Stack's Stocks

11/04/2005 12:00 am EST

Focus:

James Stack

President, Stack Financial Management

Jim Stack is one of the most consistently successful advisors around, using his in-depth knowledge of market history to prudently position his portfolio for long-term changes in the market’s direction. Here’s his outlook and some favorite stock ideas.

"Historically, if you look at bull markets, it’s not what you would expect from the decade of the 1990s. The ‘90s was the longest running bull market in history. It lasted nearly ten years without a 20% drop. Historically, however, bull markets on average last for 2.6 years. That’s the median bull market lifespan. And this bull market is already three years old. The important point here is not that this bull market has to end, but that it is already a maturing bull market. I think a growing number of stocks out there may have already seen their bull market highs, particularly in the interest rate sensitive area and in some of the technology sectors.

"If you look at the warning flags that are appearing, they are the typical ones that appear in an aging recovery. They are caused by imbalances – a shortage of labor in many areas, wage inflation, commodity inflation that is spilling over into pricing, a dramatic rise in purchasing managers reporting higher prices. Some of this may be due to energy, but not all of it. If those at the earliest stage of the manufacturing cycle are seeing higher prices, we have to ask what that will mean for consumer inflation three to five months down the road. That’s what concerns me. The pressures are still there on the Federal Reserve to continue raising interest rates.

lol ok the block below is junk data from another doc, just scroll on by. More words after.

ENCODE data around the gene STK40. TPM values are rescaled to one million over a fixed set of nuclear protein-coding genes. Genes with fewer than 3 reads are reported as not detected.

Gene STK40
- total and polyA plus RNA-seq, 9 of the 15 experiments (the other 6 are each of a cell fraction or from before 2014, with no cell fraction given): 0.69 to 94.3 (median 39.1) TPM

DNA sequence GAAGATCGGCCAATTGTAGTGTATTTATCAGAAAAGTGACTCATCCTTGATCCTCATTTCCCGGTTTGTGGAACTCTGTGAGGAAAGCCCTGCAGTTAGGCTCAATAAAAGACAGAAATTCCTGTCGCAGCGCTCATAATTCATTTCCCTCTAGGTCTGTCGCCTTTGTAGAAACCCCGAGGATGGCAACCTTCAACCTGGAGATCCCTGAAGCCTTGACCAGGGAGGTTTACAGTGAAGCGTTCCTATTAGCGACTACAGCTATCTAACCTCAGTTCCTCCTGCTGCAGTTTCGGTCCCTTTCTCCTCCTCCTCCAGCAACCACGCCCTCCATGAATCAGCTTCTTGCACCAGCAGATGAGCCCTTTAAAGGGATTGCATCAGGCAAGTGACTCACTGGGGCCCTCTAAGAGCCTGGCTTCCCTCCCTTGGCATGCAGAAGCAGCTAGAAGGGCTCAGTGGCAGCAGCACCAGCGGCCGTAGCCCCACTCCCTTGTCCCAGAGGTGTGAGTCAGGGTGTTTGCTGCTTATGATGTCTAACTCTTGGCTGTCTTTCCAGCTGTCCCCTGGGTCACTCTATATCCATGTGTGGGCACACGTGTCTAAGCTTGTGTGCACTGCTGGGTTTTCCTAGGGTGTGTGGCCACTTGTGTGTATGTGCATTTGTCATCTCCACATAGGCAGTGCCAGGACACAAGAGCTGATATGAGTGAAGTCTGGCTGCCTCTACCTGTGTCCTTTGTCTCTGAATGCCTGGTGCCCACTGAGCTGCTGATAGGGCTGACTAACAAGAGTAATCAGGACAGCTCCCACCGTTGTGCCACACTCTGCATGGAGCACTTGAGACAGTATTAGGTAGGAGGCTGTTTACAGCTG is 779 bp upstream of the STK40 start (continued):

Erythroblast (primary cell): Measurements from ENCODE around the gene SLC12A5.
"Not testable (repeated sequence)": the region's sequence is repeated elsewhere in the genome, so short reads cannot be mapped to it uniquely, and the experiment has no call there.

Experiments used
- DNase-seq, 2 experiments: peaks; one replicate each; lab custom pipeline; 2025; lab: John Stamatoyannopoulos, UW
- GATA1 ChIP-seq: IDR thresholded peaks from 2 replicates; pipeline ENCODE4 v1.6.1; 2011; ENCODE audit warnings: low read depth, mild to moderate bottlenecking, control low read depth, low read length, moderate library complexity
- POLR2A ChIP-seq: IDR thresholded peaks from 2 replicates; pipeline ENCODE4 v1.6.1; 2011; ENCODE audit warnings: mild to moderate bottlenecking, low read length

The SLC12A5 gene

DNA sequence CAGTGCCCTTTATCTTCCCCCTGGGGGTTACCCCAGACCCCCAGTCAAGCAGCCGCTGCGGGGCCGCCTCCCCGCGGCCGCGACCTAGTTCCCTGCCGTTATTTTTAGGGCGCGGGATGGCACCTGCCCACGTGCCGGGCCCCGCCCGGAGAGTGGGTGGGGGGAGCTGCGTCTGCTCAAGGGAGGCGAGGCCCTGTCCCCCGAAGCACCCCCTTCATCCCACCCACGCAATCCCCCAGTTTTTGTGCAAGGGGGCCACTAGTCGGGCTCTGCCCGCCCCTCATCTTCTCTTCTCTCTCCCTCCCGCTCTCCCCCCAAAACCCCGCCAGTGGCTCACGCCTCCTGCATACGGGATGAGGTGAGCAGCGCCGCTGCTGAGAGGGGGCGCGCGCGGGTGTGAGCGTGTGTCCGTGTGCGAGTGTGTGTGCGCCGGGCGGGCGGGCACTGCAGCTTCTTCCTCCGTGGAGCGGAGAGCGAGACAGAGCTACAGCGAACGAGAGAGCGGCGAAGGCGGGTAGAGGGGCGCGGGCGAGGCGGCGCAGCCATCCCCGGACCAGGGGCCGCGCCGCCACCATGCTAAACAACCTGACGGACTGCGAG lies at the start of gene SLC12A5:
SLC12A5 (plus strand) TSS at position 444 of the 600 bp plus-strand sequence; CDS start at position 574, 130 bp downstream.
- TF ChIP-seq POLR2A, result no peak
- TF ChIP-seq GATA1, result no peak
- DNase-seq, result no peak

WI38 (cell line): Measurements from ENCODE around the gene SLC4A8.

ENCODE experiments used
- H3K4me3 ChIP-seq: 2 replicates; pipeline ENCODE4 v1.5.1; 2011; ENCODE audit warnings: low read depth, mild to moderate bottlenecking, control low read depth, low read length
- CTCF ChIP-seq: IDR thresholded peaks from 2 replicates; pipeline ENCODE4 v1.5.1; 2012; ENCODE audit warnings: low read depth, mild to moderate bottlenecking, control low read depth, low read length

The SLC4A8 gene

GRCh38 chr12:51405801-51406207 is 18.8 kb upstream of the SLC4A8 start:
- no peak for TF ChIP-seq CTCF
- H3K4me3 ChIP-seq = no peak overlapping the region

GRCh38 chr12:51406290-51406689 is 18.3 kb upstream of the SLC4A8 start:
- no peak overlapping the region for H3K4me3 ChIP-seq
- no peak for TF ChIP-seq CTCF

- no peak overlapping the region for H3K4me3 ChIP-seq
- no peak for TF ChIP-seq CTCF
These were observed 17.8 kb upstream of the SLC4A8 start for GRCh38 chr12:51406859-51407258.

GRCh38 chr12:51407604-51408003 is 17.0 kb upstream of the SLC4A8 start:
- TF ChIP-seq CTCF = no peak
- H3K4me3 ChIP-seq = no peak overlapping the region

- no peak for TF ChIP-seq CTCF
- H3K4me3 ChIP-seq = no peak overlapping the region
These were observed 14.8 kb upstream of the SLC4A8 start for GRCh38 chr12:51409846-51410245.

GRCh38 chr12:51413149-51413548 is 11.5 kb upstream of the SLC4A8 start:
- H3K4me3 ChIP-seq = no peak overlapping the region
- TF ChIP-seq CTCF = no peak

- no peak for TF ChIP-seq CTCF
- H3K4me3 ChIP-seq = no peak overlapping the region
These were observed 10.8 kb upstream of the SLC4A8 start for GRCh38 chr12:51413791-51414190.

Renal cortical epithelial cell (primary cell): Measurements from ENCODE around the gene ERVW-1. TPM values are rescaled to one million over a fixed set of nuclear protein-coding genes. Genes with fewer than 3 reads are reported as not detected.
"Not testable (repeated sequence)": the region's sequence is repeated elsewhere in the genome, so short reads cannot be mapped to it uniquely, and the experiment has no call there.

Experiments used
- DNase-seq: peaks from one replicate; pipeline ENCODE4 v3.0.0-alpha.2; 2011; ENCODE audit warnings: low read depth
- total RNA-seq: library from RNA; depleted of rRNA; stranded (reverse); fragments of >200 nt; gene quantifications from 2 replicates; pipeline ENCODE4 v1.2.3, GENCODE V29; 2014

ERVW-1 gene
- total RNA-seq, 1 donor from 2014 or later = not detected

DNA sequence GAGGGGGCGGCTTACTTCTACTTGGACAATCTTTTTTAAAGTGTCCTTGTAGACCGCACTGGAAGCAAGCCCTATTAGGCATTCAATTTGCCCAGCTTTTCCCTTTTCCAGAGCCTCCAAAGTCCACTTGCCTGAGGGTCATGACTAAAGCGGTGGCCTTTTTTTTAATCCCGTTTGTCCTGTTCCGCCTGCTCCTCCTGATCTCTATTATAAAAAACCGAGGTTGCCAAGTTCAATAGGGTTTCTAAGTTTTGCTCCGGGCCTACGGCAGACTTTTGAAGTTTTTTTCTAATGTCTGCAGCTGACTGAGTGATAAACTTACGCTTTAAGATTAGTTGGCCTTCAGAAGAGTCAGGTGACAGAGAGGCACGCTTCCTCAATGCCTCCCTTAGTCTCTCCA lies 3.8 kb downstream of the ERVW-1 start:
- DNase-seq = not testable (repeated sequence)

"The other warning flag that we are watching most closely right now is long-term interest rates. The Fed has raised short-term rates 2.75 points. There have now been 11 rate hikes. Normally, that would be enough to kill a bull market. But two things have happened in this case. One, they are bringing rates off of historic lows, so there is not as much of an impact. Secondly, long rates have held very steady. The 30-year T-bond yield is trading with basically the same yield that it was two years ago.

"This is what is known as Alan Greenspan’s conundrum. The conundrum may be starting to change. For the first time this year, we are seeing a breakout in long term bond yields to the upside. If you are going to watch any bear market warning flag going forward, watch the long term bond yield. The 30-year bonds are yielding 4.7%. If it climbs to 5% or higher, it will start to pull the rug out from under this bull market.

"Two years ago we were 95% invested. Last year, we averaged 80%-85%, and while the market averages were flat, our managed accounts were up close 15%. This year, through the third quarter, we are up 10%, but we have cut back our allocation to the point where we are 70% invested and 30% in cash. That is our highest cash position since the unwinding of the bubble after the peak in 2000.

"In our portfolio, we are focusing on holdings that are more defensive, that will be more insulated from rising interest rates, rising inflation, and from a possible downturn in the housing boom. We still hold some energy stocks, although we have pulled our profits off the table. But we are still holding Devon Energy (DVN NYSE) and ConocoPhillips (COP NYSE). Going forward from here, with the pressure in energy prices, I think it is just prudent to have a portion of your portfolio in the energy sector, if nothing else, just for defensive purposes.

"Meanwhile, one stock I would recommend in this investment climate is PepsiCo (PEP NYSE). Basically, it has a strong balance sheet with a very low debt to capital ratio. It has over $4 billion in cash sitting out there. Another one would be Aflac (AFL NYSE), with its quacking duck. Aflac is the largest underwriter of supplemental cancer insurance. It has a large market share in Japan, but still a small share – less than 10% –  in the US. So it has significant room for growth here. And its earnings have been growing at a 16% rate over the past five and ten years."

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